Here’s a spoiler: I lived.
This past Saturday night, I was sitting in my backyard around 9 p.m. The sky was aflame with projectiles whistling the atmosphere, exploding and freaking out every dog in the vicinity before spreading sundry colors against a backdrop of black.
I was relaxing with a beer on our patio as some friends set off some bottle-rockets and ground fireworks behind me. The Red Sox were playing on the television, and I had my head momentarily turned, watching the game, disgusted by the fact that they were losing to the Cubs.
It happened so fast that I barely registered the whizzing of the firework heading straight at me. The base of the box had tipped over on the grass, and the last shot in the pack came zipping at me.
Instinctually—and luckily—I ducked and covered my head, and the small missile struck my ribs and exploded, setting my t-shirt on fire.
I don’t remember a lot after that.
I was moving on pure adrenalin, the primal instinct to survive. I’m sure I screamed as I tossed off my t-shirt and—again, this confluence of luck might partly explain why I’m typing this right now—my stepdaughter, who is a nurse, went into emergency-mode and did her thing, dressing my wounds and treating me.
So now, nearly a week later, I’m here reflecting on this. I’m psychologically shaken, but the damage is negligible: I have some nasty burns and contusions on my left arm and ribs but, as aforementioned, I’ll live.
The whole ordeal, however, has me thinking a lot about risks and our fragile mortality. If I’m going to be honest about it, I could’ve been killed.
And, for me, it begs the question: For what?
Like many males, I enjoy the hell out of watching stuff explode. It’s somehow written into our DNA. And I’ve always enjoyed setting off fireworks, a visceral type of pleasure that if I need to explain it, you’ll never understand.
And it’s true that anytime you leave the house, there are inherent risks. Accidents happen. The world is a dangerous place and—not to be existentially obvious—anything can happen at any time that is entirely beyond our control.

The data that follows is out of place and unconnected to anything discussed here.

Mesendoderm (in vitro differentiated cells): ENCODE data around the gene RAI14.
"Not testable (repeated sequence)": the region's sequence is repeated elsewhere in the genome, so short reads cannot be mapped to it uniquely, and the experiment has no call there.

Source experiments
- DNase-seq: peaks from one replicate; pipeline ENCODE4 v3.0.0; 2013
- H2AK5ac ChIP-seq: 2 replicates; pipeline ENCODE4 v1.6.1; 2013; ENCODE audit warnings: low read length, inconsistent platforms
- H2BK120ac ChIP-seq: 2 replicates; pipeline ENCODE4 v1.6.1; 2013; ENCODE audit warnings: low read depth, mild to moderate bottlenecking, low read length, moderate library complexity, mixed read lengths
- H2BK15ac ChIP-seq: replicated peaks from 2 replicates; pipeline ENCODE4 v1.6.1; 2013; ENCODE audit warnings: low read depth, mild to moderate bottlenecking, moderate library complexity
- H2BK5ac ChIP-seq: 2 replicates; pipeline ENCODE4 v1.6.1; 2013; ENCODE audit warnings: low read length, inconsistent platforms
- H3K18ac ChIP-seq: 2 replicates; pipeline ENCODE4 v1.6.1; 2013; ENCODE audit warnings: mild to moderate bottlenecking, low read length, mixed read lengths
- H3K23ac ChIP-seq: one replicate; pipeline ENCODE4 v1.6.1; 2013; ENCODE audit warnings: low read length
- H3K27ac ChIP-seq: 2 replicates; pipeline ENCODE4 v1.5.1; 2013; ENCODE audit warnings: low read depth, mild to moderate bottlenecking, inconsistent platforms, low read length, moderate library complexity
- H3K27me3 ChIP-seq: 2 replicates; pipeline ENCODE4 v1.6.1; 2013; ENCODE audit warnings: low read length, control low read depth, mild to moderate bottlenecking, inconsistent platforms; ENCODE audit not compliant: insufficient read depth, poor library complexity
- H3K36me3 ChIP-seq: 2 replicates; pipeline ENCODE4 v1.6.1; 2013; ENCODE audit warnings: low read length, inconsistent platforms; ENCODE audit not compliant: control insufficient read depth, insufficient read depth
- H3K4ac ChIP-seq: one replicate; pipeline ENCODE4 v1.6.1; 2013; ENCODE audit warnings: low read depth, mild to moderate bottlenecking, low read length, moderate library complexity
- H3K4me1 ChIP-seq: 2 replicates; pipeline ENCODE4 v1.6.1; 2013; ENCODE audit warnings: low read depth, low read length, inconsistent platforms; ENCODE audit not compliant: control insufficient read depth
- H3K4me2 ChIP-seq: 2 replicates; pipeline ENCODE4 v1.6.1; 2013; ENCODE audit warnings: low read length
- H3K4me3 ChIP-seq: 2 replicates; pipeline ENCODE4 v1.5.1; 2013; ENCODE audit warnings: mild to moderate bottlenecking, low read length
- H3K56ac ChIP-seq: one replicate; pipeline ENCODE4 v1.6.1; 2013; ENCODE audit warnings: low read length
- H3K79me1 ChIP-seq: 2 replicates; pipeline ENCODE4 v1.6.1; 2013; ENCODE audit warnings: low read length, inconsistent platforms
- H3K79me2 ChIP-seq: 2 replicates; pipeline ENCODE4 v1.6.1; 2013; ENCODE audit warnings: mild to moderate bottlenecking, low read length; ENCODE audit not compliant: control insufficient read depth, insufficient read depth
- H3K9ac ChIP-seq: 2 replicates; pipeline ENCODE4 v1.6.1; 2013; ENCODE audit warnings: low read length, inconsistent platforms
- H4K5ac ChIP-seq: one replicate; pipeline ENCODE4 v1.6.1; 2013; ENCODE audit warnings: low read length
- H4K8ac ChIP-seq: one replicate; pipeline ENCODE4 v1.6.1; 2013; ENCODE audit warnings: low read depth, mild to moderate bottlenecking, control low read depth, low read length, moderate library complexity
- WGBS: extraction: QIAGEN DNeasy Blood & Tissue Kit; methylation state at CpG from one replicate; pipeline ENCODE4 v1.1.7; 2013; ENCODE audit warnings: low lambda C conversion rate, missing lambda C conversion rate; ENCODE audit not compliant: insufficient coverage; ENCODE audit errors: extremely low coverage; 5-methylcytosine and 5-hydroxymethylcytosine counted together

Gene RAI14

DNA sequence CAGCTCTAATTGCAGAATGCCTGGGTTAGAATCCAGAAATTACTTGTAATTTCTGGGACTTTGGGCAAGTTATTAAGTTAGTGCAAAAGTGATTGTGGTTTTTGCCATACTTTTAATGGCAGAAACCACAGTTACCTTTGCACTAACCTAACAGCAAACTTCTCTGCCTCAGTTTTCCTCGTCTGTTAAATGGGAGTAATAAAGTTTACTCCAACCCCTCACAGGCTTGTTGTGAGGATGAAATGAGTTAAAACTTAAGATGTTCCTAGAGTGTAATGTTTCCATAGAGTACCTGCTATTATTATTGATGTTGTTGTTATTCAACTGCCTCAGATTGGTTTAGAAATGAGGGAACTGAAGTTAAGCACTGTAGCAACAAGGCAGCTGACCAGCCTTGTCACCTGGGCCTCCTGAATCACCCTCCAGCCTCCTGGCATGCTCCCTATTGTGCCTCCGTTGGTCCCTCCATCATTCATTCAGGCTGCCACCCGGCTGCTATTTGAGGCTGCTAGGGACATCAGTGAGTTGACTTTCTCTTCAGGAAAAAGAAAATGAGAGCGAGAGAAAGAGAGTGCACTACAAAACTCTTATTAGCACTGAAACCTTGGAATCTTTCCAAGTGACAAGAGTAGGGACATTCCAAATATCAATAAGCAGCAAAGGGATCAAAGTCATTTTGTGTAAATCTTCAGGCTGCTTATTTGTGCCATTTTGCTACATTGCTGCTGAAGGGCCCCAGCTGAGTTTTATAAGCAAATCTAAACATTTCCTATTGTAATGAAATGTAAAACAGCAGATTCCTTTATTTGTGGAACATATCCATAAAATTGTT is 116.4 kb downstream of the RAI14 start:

I also don’t want to be the curmudgeon who tries to regulate fireworks. I don’t see anything wrong with adults using them safely.
There’s also the symbolism to consider. The history of fireworks on July 4 dates back to 1777 in Philadelphia during the first organized celebration of the United States’ independence when 13 cannons were fired off ships in recognition of the colonies.
But now, in 2022, in a nation that has not been this divided since the Civil War, are the fireworks really a symbol and celebration of our country’s independence, or is it just about frivilously blowing shit up?
Again, my wounds—while extremely painful—are relatively minimal, and I was incredibly lucky. But next year, instead of shooting flames in the night sky, maybe I’ll eschew symbolism, borrow a PA system and read Jefferson’s “Declaration of Independence” to anyone willing to listen.
Then again, that could blow up as well.
 Last year, we bought a bundle of real-deal fireworks and set them off in the backyard. Our neighbor, however, didn’t appreciate the festivities and came to our house, an unfortunate altercation that led me to surmise that said neighbor would call the police and have us fined if we tried it again.
 In fairness, it did say on the packaging to not set these particular fireworks off on grass or any surface that wasn’t level.
 Certainly, a decent analog can also be made with shooting a gun, but that’s a different conversation for another time.
 Again, there’s an irony to the fact that we’re lighting off fireworks as a symbolic celebration of independence while women’s rights are concurrently being stripped.
 Thank God for codeine.